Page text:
Dedicated biomass crops are required for future bioenergy production. However, the effects of large-scale land use change (LUC) from traditional annual crops, such as corn-soybean rotations to the perennial grasses (PGs) switchgrass and miscanthus on soil microbial community functioning is largely unknown. Specifically, ecologically significant denitrifying communities, which regulate N2O production and consumption in soils, may respond differently to LUC due to differences in carbon (C) and nitrogen (N) inputs between crop types and management systems.

Substantial potential exists to expand both food and fuel supply in a sustainable fashion.

Describes case studies of energy cropping in Europe in the context of advanced biofuel and bioproducts sustainability. European biofuel policy has been dominated by discussions about the indirect effects of biofuel consumption, and in particular indirect land use change and impacts on food prices and security.

Further progress in understanding and mitigating N2O emissions from soil lies within transdisciplinary research that reaches across spatial scales and takes an ambitious look into the future.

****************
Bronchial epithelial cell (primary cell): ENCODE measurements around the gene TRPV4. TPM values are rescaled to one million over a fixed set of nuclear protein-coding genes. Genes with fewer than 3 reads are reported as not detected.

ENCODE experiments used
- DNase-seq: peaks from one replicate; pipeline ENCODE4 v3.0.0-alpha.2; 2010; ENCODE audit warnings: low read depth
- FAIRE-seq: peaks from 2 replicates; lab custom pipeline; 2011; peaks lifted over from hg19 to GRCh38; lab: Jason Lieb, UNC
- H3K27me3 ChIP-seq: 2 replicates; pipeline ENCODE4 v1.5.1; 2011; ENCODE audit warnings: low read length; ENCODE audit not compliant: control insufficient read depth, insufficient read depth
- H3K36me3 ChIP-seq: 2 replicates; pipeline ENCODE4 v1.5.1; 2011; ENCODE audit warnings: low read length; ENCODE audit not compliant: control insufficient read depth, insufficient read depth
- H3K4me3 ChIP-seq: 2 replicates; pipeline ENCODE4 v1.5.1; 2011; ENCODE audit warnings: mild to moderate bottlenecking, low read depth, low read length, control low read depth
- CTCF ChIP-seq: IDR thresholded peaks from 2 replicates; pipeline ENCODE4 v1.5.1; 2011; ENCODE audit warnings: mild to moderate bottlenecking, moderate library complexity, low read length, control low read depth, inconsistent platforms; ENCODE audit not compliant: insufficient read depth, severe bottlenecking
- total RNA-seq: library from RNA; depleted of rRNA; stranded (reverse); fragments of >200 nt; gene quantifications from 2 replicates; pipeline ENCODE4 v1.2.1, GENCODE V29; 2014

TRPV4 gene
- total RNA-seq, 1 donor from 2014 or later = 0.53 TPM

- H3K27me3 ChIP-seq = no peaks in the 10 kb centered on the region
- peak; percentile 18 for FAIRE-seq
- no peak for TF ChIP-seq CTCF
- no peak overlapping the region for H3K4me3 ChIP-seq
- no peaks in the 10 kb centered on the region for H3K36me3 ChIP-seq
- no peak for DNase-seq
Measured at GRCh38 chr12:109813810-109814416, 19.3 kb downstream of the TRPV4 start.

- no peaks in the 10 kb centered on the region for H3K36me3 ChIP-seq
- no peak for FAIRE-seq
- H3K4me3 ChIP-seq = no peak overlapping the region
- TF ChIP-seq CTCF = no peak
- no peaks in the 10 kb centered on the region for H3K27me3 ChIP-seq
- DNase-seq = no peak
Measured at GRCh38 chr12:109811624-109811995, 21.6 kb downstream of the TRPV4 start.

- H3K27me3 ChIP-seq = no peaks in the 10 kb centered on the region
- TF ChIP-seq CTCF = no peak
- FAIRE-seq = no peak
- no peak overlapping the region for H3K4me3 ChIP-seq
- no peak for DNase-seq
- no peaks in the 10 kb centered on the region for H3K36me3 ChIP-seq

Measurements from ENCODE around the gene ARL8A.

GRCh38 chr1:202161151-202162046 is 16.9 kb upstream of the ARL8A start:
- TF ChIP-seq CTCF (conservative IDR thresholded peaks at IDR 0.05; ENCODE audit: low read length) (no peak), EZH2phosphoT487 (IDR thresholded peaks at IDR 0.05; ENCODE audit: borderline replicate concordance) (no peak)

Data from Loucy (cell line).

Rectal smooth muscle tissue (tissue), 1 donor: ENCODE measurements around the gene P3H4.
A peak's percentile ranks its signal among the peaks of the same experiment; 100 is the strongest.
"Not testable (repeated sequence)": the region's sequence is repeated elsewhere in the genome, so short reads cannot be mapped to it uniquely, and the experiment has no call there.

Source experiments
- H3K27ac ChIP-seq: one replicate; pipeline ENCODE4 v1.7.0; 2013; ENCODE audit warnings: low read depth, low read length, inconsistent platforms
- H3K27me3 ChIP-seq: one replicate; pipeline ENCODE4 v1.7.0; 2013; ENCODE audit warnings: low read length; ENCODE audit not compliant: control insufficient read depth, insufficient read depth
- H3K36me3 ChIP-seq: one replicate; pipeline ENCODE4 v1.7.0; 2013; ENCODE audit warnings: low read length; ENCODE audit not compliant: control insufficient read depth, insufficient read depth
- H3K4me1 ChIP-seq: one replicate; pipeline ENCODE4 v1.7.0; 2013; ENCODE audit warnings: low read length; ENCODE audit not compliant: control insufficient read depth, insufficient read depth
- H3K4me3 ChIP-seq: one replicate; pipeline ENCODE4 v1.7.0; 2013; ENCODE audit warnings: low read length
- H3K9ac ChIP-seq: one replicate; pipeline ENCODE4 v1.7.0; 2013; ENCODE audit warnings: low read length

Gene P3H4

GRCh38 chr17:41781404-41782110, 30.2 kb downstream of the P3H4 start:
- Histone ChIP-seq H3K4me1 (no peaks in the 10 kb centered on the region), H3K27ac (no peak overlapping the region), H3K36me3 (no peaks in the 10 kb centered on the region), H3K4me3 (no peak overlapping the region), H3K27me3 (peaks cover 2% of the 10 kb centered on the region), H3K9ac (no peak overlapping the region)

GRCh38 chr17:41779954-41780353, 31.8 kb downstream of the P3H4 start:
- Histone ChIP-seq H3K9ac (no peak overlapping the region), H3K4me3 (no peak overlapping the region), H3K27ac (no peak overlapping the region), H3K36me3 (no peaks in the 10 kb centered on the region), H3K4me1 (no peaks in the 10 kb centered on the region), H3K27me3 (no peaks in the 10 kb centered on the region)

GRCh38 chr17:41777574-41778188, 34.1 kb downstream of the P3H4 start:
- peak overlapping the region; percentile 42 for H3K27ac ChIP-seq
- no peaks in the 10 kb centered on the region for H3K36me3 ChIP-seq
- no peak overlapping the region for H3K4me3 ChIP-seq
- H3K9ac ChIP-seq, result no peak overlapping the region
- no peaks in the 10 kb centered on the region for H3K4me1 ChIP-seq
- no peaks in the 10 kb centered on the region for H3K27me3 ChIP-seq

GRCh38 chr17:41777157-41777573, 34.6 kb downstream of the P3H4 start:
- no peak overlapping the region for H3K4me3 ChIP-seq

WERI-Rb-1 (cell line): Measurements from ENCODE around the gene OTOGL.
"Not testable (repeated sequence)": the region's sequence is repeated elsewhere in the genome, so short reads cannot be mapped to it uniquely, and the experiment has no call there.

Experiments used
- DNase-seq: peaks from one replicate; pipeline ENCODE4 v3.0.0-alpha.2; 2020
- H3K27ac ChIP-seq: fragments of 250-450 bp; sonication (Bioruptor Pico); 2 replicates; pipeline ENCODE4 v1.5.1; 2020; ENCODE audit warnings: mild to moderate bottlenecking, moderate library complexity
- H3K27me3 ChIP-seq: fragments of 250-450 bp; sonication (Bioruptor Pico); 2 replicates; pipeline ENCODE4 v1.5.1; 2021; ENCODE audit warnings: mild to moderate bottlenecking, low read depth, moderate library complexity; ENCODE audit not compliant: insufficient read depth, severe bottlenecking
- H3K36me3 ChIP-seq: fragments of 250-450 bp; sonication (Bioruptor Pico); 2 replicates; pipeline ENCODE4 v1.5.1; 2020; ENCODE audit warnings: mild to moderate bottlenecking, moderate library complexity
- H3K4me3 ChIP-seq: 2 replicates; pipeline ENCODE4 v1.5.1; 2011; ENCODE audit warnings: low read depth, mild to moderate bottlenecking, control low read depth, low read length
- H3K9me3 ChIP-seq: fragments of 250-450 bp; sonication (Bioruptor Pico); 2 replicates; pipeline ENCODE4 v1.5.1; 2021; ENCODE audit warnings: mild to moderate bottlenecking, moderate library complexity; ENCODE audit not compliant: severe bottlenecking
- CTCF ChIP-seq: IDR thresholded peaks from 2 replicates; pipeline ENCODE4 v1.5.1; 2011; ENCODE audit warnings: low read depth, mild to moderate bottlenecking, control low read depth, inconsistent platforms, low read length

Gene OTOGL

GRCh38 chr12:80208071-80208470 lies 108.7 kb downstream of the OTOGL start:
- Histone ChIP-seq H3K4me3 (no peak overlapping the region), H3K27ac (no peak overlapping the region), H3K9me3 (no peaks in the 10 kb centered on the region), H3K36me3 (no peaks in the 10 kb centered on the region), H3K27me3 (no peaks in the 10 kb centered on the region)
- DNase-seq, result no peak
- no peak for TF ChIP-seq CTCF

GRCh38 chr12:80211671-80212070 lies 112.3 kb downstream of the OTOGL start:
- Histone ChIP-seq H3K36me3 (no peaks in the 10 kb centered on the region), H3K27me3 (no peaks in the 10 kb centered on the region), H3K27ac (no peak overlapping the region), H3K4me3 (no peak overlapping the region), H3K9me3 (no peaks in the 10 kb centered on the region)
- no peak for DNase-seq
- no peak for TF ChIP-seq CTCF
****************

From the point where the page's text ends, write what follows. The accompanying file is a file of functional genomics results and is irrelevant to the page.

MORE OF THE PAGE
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Water use by plant communities across years of varying water availability indicates how terrestrial water balances will respond to climate change and variability as well as to land cover change. Perennial biofuel crops, likely grown mainly on marginal lands of limited water availability, provide an example of a potentially extensive future land cover conversion.

Biofuels are acquiring importance due to their potential to mitigate greenhouse gas emissions. The two most important biofuels – viz., bioethanol and bio-diesel, are largely considered supplementary to the transport fuels. India has extensive programs and aims to blend 20 percent of transport fuels with biofuels by 2017.

In Brazil, which is the world’s biggest sugarcane producer, the federal government realized this scenario offered a great opportunity for transforming the country into the world’s biggest ethanol producer and exporter.

A detailed but accessible overview of the concept of indirect land use change and the way that ILUC emissions are estimated. Identifies factors that determine the size of ILUC effects when biofuel demand increases and shows how they are handled in the most important models used in the U.S. and EU.

Models or prototypes of biofuels developed six years ago by the Karnataka State Biofuel Development Board (KSBDB) are being adopted by certain African nations under a programme by the United Nation

This study examines factors that determine the adoption and continued production of Jatropha in plantations in North East India. The study is based on a sample of 144 current-farmers, 137 previous-farmers, and 145 non-growers of Jatropha in the states of Assam and Arunachal Pradesh.